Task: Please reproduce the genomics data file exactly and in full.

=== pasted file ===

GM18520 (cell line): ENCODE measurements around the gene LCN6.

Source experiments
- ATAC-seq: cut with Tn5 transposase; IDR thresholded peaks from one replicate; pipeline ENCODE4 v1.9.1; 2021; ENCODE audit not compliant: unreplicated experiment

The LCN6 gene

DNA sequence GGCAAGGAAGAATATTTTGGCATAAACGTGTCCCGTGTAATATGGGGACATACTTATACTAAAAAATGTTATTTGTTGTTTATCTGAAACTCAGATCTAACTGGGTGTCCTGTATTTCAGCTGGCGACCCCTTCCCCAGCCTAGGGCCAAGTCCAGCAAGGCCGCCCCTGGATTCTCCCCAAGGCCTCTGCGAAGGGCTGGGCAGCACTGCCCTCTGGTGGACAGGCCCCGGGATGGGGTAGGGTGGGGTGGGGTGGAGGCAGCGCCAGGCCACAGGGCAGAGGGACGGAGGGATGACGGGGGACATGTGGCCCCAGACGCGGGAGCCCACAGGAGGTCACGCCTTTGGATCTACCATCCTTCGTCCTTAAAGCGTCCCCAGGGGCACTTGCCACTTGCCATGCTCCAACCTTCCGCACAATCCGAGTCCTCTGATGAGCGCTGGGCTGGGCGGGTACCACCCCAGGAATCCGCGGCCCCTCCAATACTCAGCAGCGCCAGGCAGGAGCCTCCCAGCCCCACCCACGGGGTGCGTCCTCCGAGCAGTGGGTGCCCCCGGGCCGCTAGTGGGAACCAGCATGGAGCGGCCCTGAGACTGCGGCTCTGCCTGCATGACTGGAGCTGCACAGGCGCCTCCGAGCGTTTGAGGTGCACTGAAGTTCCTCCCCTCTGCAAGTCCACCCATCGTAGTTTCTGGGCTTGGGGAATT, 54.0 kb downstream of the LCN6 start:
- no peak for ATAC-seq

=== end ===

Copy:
GM18520 (cell line): ENCODE measurements around the gene LCN6.

Source experiments
- ATAC-seq: cut with Tn5 transposase; IDR thresholded peaks from one replicate; pipeline ENCODE4 v1.9.1; 2021; ENCODE audit not compliant: unreplicated experiment

The LCN6 gene

DNA sequence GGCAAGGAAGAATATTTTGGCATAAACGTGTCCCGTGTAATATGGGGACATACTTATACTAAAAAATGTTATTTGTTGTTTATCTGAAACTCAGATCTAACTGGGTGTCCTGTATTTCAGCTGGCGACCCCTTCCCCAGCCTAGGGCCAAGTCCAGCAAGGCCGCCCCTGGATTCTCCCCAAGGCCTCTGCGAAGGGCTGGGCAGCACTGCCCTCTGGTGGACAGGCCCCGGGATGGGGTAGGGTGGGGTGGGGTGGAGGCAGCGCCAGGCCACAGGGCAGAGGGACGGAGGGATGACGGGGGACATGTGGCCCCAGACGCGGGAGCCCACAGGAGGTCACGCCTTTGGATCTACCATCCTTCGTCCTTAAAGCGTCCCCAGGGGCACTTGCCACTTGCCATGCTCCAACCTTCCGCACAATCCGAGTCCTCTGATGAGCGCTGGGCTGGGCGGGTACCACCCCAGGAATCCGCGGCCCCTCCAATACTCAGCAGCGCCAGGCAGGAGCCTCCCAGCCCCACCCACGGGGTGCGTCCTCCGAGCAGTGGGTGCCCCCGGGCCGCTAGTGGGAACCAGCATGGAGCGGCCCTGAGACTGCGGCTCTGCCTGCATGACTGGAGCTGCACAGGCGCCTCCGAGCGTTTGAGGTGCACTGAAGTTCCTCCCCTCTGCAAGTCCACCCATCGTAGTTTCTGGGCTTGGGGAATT, 54.0 kb downstream of the LCN6 start:
- no peak for ATAC-seq